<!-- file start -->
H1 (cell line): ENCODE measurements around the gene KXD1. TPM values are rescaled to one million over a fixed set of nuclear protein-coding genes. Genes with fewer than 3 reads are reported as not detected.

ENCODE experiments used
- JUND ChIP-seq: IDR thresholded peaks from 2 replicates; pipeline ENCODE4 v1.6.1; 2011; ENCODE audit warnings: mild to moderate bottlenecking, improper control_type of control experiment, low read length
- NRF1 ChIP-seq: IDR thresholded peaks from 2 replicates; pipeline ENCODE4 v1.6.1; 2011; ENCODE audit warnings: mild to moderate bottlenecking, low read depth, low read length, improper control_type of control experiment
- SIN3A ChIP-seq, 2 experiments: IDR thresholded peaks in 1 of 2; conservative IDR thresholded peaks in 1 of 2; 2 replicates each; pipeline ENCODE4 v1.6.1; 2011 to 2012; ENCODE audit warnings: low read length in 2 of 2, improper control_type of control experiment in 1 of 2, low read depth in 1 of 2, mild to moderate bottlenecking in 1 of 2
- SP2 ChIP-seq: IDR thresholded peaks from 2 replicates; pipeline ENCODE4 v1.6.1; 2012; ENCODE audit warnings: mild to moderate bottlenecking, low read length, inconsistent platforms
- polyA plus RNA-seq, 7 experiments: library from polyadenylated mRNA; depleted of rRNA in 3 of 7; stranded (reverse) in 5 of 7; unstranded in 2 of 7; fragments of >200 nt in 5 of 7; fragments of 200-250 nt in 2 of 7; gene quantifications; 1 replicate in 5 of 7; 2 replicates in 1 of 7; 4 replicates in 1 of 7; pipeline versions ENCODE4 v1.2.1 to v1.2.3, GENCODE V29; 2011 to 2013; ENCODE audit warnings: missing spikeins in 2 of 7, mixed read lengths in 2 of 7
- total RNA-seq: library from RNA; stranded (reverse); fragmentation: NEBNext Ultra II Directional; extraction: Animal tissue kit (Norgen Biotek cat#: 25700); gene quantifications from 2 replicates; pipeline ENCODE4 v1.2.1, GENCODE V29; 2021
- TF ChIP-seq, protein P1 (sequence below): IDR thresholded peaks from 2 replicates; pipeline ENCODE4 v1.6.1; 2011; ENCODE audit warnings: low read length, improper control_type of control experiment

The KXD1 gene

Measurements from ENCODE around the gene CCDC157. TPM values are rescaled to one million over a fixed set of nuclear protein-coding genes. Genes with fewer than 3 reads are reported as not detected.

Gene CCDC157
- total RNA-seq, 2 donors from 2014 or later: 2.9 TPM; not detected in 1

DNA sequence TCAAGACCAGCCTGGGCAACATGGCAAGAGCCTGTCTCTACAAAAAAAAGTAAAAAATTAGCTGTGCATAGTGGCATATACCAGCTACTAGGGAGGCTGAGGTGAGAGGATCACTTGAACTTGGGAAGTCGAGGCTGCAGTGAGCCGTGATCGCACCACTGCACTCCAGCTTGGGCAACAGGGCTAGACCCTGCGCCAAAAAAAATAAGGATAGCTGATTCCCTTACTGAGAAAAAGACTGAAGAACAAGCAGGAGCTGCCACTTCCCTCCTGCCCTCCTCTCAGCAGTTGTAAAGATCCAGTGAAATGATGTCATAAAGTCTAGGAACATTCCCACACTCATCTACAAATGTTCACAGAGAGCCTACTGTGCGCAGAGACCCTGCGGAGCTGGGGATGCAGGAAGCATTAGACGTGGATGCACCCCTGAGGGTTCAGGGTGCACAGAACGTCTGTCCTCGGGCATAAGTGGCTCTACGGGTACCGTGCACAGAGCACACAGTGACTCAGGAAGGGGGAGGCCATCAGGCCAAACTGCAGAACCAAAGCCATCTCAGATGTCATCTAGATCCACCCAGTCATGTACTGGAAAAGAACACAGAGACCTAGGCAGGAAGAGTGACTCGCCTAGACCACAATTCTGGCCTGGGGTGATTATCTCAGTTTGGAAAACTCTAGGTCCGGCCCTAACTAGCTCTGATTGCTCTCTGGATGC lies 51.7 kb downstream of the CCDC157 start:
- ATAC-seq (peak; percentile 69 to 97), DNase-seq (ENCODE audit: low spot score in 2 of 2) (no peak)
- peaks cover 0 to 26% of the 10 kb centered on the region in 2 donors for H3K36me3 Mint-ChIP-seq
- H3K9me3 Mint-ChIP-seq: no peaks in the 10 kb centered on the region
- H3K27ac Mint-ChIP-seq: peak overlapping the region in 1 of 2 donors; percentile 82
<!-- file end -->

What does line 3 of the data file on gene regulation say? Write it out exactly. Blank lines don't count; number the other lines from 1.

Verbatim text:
- JUND ChIP-seq: IDR thresholded peaks from 2 replicates; pipeline ENCODE4 v1.6.1; 2011; ENCODE audit warnings: mild to moderate bottlenecking, improper control_type of control experiment, low read length